California Supreme Court Strikes Down Presidential Tax Return Law

California Supreme Court Strikes Down Presidential Tax Return Law
​The GOP and Republican voters challenged the law, which would force presidential candidates to share their tax returns to get on primary ballots.

The California Supreme Court has unanimously ruled that a new state law requiring presidential candidates to release their tax returns in order to get on the ballot is invalid.

This is a victory for President Donald Trump, who has faced calls to release his tax returns since he was just a candidate. Earlier this month, an appeals court denied a request to block his accounting firm from turning over his financial documents to the House of Representatives.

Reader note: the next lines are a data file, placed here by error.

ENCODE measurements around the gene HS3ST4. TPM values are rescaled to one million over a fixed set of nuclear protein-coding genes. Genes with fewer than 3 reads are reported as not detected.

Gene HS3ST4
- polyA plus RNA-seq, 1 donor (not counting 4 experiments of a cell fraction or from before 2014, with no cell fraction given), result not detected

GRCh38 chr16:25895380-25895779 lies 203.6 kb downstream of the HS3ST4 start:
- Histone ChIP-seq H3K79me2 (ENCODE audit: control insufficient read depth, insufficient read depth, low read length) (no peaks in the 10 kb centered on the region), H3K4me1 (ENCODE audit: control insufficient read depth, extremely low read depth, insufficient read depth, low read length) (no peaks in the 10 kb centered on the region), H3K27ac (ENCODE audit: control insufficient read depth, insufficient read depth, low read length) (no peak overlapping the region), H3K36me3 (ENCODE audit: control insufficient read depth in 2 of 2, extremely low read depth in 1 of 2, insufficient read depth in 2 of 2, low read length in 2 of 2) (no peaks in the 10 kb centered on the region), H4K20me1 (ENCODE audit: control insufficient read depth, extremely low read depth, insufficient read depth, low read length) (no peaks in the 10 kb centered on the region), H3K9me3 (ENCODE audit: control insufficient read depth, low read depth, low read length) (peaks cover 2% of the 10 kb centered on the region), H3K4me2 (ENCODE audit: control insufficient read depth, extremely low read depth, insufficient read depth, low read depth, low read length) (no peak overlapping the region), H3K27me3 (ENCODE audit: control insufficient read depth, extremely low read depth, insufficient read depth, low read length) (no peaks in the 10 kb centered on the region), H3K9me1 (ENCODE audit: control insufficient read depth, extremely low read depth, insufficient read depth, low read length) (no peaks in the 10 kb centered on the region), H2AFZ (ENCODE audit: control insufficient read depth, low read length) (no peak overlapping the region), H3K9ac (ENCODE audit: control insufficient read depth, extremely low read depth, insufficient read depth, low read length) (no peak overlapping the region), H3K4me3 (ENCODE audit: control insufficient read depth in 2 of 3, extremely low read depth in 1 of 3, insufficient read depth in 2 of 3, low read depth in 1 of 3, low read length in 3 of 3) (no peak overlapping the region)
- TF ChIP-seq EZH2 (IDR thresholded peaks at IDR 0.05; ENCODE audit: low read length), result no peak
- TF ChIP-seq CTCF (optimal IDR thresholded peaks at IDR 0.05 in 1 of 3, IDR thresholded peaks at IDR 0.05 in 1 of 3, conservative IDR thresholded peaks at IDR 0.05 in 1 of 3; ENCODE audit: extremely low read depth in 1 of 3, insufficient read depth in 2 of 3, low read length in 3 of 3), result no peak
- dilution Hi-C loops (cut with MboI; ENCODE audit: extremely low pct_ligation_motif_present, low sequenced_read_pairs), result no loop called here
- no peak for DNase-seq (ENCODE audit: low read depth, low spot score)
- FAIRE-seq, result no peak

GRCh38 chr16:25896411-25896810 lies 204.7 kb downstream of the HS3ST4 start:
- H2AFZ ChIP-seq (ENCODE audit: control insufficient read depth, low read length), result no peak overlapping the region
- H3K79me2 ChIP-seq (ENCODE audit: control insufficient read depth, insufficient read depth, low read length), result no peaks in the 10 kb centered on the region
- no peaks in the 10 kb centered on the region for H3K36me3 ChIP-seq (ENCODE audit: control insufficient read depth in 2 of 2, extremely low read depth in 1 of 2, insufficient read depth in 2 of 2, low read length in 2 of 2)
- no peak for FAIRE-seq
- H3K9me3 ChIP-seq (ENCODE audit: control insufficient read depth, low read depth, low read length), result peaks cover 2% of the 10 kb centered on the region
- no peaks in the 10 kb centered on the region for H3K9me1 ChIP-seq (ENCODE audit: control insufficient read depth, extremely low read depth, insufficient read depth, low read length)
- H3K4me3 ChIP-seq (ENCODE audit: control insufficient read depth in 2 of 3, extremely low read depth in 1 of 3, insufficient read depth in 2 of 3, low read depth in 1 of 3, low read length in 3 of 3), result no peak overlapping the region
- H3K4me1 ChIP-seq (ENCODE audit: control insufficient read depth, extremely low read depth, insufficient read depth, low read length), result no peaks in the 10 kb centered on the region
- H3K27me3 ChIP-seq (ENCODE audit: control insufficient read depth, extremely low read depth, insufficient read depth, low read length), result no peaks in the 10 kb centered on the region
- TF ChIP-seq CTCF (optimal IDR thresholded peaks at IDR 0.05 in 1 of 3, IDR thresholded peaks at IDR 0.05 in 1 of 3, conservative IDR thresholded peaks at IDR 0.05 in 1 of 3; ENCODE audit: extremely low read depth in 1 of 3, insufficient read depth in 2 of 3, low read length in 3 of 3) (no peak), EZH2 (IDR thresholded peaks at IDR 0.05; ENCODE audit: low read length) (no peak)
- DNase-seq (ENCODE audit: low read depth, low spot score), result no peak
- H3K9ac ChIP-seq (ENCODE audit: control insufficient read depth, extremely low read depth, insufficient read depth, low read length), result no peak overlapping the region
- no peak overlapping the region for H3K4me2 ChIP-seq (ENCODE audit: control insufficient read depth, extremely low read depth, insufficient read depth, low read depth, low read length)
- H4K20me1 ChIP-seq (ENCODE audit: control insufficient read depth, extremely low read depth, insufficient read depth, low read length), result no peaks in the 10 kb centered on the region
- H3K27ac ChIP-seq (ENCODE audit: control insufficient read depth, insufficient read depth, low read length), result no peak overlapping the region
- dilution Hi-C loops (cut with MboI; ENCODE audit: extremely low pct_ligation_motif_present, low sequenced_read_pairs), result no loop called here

In the opinion, Chief Justice Tani Gorre Cantil-Sakauye wrote the California law "is in conflict with the Constitution's specification of an inclusive open presidential primary ballot."

California Gov. Gavin Newsom signed the Presidential Tax Transparency and Accountability Act in July. It requires candidates for California governor or the presidency to release their most recent five years of IRS returns at least 98 days before a primary election.

A federal judge in California previously blocked the law on constitutional grounds and said such a rule could set a dangerous precedent.